March 27th, 2011 Comments Off on Introduction
This is a true story, told in the idiom of the people about whom the tale is written. “In The Iron Cage” is not a pretty book, a bed time story, but it is a deadly accurate portrayal of the life led by at least one of the many men in the nether world of the migrant farm workers in our midst.
It is also an accurate, no punches pulled, story of what prisons and reformatories are really like, not what we imagine them to be.
In two cases where it was necessary to use a fictitious name to protect a lady’s reputation for virtue, the true identity has been spared. Other real names have also been spared when perhaps they should not have been, but some names of prisoners, prison officials and politicians have not been changed and are real.
One of the many ironies in this book is that a man who is himself extremely violent would have been so often provoked to over-reaction when violence was done to others.
Then there is the matter of caste. Had Ernesto Rodriguez been born in any other place, to parents of other, higher expectations, the reader can only speculate about how different this talented, tough man’s life might have been.
March 27th, 2011 Comments Off on Dedication
To my many supportive friends and relatives, who made it possible for me to rejoin the “Free World” and become a good citizen. Doctor Andrea Green and Charles; Doctor Ramez El-Masri and Amalia, Penny Adrian my ex-wife; Ted Vogel; My two sisters Carmen and Angelita, and last but never to be forgotten, my Mother, Jesusa Mesa Rodriguez who never said an unkind word to me.
March 27th, 2011 Comments Off on A Reflection and Personal Reminiscences
When I met Ernesto Rodriguez he was in his 40’s and close to being released from the last prison he would experience. His many years in and out of prisons had defined his life. His struggle to be “straight” was not for the faint of heart – not for him nor for those close to him. He was angry, defensive and paranoid. That he was able to overcome his many years of being treated like something less than human is a testament to his mental strength. It didn’t happen overnight. He evolved slowly into the man he is today and it required the faith and patience of those who dealt with him in his first few years out of prison. He has often said that what kept him from going back to prison was his wish not to disappoint those people who he met in the Milwaukee community who did not judge him for his past and expected only the best from him.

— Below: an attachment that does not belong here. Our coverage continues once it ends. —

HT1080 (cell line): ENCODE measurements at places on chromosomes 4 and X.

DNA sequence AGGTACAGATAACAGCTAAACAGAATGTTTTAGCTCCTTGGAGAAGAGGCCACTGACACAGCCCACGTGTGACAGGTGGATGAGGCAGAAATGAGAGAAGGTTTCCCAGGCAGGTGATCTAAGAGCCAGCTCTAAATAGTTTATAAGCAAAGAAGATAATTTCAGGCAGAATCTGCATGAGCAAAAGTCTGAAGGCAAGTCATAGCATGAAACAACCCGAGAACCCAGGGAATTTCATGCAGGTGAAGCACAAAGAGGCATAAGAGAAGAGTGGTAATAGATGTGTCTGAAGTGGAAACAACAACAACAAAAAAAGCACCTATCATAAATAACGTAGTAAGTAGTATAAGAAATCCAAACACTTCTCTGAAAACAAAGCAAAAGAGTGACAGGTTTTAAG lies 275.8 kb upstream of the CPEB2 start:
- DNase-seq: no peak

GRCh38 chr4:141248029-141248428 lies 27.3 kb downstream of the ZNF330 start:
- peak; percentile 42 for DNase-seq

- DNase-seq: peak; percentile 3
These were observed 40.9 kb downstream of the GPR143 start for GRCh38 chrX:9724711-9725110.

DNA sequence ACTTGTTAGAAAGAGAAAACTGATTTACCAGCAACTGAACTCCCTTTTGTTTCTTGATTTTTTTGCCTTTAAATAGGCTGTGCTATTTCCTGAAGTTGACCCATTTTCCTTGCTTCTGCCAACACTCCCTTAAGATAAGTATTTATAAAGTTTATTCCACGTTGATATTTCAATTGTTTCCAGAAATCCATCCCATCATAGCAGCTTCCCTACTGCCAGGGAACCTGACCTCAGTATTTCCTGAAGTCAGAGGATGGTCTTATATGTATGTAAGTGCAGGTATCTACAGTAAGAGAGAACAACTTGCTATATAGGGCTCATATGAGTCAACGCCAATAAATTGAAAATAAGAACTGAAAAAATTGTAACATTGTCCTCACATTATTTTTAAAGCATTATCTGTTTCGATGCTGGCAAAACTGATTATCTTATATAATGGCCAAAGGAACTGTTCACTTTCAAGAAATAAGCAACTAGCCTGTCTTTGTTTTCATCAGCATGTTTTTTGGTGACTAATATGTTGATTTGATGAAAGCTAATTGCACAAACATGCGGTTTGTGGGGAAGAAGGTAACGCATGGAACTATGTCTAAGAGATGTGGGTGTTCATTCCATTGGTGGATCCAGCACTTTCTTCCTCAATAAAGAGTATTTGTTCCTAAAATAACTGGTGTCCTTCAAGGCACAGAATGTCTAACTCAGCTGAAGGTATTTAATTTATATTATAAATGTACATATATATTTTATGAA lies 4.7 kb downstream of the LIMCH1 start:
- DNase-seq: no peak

Someone once asked me which living person I most admired. I did not hesitate to answer, Ernesto Rodriguez. I’ve not known anyone else in my life who had so much to overcome and who managed to elevate himself above all the damaging effects of incarceration. He has certainly paid his dues and now his voice deserves to be heard. He has much to teach us all.
March 27th, 2011 Comments Off on Prelude
Ernesto Rodriguez was cold, he was damn near always cold at Michigan’s maximum security prison in Marquette. To the outdoorsman, or to anyone who loves granite, pines, and cold clear water, Marquette Michigan, is a great vacation spot. But to the prisoners assigned to the walled fortress it was a miserable place which felt as if the cell blocks had been carved out of dry ice.
Adding to the monstrous indignities for which most prisons are famous was the constant presence–winter and summer–of sea gulls, big gray and white herring gulls. Stuffed with an abundant supply of fish from Lake Superior, these flying alimentary canals made mincemeat of moving or stationary targets within the prison walls. “Gull Haven” was one of the nicer names the inmates chose for their northern home.
Ernesto kept himself warm by working on an old racing skate blade he’d been lucky enough to find in a pile of athletic gear, gear the prison had burned but had not yet disposed of. Luckily, a friend of his, a lifer, had loaned him a metal file and a whetstone. Using them, it was only a matter of patience and a little skill to convert the blade into a very deadly weapon.
Most of the prisoners around him at the Marquette facility carried “shanks”, or knives. The guards knew they did and knew also that shanks were tools of survival for the special breed of men warehoused in the Marquette prison. Owning a knife was no new experience for Rodriguez, a tough Mexican-American who had, in a manner of speaking, been born with a silver shank in his mouth.
The Marquette prison was a place where men played for keeps, they didn’t waste their time cutting opponents just to teach them a lesson. The way Ernesto saw it, if you didn’t want to just prick or nick your enemy why fool around with a three inch blade? Hell, three inches wasn’t always long enough to penetrate clothes and still get into a guy’s vital organs. If Ernesto got into a fight up here he wanted a tool which would finish the job.